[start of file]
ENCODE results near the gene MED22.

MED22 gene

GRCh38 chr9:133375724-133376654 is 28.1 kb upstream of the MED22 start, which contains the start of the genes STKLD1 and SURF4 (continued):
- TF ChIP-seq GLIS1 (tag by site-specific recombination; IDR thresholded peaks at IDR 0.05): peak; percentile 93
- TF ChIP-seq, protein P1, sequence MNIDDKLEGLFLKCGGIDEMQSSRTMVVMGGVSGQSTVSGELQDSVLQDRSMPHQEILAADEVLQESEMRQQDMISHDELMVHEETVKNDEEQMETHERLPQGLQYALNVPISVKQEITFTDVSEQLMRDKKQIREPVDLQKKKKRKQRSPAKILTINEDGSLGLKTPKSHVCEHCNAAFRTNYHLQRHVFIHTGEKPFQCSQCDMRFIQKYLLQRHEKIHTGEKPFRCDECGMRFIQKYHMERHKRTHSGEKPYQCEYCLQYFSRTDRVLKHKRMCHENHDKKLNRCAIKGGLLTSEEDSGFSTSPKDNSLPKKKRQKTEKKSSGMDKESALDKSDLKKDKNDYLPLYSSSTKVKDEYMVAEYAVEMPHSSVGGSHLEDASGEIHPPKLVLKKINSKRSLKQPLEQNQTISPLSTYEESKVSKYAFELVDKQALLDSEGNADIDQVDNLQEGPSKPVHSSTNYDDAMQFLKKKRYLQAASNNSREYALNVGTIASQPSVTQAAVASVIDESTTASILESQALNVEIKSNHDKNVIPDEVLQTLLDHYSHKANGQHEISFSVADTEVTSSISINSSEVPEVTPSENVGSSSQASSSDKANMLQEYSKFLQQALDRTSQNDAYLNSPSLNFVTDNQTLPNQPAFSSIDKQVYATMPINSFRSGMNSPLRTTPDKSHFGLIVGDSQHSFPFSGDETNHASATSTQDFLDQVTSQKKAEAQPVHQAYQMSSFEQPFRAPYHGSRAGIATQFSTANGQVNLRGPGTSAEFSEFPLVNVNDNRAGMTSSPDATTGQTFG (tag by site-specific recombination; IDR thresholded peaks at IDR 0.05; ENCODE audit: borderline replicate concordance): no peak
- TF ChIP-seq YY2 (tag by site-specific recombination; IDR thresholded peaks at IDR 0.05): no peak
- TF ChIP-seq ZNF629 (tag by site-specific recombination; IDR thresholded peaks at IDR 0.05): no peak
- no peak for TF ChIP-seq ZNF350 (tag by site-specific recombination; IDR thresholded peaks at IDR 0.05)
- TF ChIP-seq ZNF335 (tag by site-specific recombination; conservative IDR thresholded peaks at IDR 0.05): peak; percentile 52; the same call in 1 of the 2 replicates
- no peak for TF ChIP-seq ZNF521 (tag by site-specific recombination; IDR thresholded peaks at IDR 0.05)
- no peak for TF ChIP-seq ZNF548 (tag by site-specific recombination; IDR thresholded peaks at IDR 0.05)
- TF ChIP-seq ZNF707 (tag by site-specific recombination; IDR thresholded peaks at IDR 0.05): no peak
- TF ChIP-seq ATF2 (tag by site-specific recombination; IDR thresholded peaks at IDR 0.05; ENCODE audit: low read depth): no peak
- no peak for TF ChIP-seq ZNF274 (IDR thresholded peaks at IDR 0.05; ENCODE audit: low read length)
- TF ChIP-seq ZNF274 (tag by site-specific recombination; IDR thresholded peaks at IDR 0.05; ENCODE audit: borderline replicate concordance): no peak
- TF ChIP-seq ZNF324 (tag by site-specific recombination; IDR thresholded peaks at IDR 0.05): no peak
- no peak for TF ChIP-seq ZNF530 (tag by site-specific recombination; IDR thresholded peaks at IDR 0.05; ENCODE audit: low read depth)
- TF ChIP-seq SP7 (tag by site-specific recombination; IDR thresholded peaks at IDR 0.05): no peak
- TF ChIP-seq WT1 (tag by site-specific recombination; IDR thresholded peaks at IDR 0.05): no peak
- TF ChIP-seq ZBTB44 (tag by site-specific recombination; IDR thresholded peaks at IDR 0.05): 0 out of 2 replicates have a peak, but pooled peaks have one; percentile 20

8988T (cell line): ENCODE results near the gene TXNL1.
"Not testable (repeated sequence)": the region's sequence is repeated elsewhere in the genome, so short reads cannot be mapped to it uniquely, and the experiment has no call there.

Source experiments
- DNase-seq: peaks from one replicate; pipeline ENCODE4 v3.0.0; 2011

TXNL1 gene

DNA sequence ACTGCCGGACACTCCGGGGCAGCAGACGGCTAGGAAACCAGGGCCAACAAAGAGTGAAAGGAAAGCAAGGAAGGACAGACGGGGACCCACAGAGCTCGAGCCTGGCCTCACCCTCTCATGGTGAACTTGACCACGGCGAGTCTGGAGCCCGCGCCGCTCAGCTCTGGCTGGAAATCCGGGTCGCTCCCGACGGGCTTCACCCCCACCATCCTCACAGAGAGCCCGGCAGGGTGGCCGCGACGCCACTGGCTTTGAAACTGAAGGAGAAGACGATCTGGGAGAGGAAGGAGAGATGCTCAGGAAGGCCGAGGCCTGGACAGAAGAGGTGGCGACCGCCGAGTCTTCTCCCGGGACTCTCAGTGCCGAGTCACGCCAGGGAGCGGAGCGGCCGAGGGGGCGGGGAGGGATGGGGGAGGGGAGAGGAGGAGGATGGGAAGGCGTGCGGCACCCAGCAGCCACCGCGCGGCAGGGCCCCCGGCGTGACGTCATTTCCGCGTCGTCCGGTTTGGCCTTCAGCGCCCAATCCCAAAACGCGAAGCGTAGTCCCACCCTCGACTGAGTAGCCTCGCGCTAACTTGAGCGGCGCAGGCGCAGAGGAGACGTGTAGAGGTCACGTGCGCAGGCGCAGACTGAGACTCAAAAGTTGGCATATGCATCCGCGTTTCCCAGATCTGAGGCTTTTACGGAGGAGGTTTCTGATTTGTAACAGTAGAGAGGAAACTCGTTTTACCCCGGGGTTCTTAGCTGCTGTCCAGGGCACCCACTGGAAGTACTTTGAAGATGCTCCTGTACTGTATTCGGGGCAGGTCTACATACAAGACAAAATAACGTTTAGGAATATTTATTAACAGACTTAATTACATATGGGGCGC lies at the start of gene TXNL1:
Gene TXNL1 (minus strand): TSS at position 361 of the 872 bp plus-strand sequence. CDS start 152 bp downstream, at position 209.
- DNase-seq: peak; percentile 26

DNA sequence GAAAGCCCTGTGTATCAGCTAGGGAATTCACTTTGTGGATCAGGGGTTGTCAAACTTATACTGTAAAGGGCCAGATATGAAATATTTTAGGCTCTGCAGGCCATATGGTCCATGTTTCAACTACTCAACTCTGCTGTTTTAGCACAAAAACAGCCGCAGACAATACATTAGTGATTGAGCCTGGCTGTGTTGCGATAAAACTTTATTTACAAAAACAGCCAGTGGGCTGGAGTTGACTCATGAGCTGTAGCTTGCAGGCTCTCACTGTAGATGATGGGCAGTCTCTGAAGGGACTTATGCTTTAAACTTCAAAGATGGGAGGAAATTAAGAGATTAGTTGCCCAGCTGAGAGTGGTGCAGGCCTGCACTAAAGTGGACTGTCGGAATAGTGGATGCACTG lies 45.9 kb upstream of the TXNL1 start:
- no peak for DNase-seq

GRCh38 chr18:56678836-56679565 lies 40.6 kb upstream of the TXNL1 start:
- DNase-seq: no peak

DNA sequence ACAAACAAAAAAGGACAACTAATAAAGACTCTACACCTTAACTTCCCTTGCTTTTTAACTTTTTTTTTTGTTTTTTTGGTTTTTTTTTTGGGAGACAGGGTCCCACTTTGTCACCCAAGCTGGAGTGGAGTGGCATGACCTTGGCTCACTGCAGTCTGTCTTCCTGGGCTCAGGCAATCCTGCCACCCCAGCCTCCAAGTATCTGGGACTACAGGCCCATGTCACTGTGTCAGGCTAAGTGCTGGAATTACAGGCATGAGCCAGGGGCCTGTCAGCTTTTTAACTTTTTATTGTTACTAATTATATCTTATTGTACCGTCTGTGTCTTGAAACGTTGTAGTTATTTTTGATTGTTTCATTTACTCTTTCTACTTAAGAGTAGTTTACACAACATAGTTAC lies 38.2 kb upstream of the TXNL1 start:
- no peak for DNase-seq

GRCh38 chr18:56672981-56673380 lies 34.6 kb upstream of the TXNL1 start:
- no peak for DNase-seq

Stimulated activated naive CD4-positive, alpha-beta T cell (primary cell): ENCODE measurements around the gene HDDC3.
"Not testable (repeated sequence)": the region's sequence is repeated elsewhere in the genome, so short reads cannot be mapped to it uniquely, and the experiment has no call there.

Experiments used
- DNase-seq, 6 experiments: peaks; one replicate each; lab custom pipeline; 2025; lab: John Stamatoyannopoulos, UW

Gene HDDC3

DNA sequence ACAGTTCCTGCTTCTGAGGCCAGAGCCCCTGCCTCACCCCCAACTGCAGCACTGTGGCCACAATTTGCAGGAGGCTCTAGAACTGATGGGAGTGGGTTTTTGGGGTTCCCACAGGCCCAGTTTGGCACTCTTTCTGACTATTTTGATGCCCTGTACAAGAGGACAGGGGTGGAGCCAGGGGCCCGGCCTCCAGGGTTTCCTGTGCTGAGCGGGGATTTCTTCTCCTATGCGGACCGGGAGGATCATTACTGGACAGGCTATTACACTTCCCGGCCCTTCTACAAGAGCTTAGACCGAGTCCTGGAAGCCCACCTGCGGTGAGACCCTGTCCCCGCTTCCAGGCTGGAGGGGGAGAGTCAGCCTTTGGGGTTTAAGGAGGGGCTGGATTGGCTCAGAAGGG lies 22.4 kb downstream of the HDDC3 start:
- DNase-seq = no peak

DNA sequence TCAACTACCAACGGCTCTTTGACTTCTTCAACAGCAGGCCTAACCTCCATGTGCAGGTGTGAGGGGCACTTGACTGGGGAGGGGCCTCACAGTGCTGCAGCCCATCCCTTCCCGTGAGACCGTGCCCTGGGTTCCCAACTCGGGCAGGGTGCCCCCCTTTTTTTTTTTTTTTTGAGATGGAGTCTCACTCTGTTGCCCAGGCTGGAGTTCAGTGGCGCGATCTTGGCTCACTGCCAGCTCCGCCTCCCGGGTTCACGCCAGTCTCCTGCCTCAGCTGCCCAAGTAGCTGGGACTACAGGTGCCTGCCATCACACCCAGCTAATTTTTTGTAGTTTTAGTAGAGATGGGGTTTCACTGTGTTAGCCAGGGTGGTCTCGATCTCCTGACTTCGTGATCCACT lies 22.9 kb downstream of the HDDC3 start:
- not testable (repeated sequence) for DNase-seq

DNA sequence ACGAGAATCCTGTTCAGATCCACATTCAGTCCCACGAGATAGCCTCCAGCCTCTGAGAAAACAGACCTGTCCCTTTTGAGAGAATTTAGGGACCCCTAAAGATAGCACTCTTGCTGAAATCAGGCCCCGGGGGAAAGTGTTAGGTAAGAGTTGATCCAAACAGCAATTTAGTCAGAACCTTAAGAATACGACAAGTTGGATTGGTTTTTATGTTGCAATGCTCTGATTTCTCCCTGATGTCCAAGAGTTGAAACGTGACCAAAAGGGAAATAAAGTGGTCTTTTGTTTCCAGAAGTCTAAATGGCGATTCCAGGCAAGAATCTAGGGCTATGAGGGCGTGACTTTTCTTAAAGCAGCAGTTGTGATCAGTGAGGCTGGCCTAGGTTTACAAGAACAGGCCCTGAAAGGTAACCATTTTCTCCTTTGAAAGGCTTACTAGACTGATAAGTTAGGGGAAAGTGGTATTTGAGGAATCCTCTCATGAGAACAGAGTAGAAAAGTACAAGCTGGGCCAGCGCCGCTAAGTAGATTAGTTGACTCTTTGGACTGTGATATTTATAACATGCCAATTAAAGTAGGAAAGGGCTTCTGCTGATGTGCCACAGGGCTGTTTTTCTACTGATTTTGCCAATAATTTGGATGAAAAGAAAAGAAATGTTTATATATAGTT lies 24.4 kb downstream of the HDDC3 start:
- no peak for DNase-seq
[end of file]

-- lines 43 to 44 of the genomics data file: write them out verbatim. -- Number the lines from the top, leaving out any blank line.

- DNase-seq = no peak

DNA sequence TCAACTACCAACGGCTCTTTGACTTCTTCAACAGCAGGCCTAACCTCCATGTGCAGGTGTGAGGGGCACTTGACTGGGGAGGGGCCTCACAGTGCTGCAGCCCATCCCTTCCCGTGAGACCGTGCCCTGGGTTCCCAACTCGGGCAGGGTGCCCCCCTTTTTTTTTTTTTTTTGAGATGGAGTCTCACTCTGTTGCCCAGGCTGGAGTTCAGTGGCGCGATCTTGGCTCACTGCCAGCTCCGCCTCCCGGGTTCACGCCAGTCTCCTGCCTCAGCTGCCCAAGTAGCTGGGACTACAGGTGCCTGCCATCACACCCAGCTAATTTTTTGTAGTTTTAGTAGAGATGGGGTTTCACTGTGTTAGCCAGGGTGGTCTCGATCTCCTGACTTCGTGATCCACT lies 22.9 kb downstream of the HDDC3 start: